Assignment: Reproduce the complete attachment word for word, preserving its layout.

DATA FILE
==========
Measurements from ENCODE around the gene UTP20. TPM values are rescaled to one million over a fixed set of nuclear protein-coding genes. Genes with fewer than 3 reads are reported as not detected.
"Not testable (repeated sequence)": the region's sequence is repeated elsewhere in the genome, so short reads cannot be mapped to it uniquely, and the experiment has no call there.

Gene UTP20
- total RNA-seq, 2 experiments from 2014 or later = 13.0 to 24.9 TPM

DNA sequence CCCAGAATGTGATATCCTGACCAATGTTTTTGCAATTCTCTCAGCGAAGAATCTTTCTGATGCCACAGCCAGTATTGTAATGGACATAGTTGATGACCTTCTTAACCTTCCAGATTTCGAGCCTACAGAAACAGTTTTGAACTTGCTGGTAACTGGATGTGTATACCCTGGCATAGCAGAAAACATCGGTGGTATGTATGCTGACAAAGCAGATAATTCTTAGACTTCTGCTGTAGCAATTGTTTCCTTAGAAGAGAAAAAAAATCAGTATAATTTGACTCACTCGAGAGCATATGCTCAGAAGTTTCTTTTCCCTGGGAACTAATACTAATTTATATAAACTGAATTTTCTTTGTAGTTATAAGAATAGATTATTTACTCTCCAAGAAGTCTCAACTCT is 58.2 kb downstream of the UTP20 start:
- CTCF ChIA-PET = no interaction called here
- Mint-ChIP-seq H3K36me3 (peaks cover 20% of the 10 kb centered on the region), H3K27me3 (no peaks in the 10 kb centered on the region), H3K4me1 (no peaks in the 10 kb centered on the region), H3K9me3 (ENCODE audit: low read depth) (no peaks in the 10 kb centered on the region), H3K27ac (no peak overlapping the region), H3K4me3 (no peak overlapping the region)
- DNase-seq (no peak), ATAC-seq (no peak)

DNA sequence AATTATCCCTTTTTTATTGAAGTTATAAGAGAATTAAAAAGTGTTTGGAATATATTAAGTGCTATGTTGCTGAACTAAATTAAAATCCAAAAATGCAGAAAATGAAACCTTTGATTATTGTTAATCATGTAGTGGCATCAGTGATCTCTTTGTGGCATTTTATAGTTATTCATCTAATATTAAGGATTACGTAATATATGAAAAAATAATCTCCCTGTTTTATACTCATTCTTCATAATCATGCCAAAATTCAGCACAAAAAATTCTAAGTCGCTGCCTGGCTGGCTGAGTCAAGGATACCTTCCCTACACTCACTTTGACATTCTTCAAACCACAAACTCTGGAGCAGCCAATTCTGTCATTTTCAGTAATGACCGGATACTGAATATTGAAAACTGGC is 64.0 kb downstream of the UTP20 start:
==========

Measurements from ENCODE around the gene UTP20. TPM values are rescaled to one million over a fixed set of nuclear protein-coding genes. Genes with fewer than 3 reads are reported as not detected.
"Not testable (repeated sequence)": the region's sequence is repeated elsewhere in the genome, so short reads cannot be mapped to it uniquely, and the experiment has no call there.

Gene UTP20
- total RNA-seq, 2 experiments from 2014 or later = 13.0 to 24.9 TPM

DNA sequence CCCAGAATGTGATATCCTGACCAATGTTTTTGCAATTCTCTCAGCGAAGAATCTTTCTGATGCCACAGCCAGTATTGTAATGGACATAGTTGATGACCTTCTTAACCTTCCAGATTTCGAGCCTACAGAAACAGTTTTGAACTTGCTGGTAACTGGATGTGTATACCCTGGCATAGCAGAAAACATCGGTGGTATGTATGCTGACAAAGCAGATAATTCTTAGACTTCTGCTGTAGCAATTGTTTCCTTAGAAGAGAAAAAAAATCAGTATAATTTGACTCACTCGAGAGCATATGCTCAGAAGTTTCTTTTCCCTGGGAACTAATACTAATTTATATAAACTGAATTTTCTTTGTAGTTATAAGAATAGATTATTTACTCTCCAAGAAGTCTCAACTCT is 58.2 kb downstream of the UTP20 start:
- CTCF ChIA-PET = no interaction called here
- Mint-ChIP-seq H3K36me3 (peaks cover 20% of the 10 kb centered on the region), H3K27me3 (no peaks in the 10 kb centered on the region), H3K4me1 (no peaks in the 10 kb centered on the region), H3K9me3 (ENCODE audit: low read depth) (no peaks in the 10 kb centered on the region), H3K27ac (no peak overlapping the region), H3K4me3 (no peak overlapping the region)
- DNase-seq (no peak), ATAC-seq (no peak)

DNA sequence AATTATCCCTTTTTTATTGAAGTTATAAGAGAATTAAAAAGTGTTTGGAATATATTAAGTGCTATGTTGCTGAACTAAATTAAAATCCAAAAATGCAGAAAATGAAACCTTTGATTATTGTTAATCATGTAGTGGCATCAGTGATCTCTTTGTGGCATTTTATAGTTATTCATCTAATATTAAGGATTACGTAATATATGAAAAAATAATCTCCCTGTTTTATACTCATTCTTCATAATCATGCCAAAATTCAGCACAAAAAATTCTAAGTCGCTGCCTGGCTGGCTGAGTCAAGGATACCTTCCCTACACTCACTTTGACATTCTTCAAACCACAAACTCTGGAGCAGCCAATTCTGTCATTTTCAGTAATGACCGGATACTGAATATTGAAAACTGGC is 64.0 kb downstream of the UTP20 start: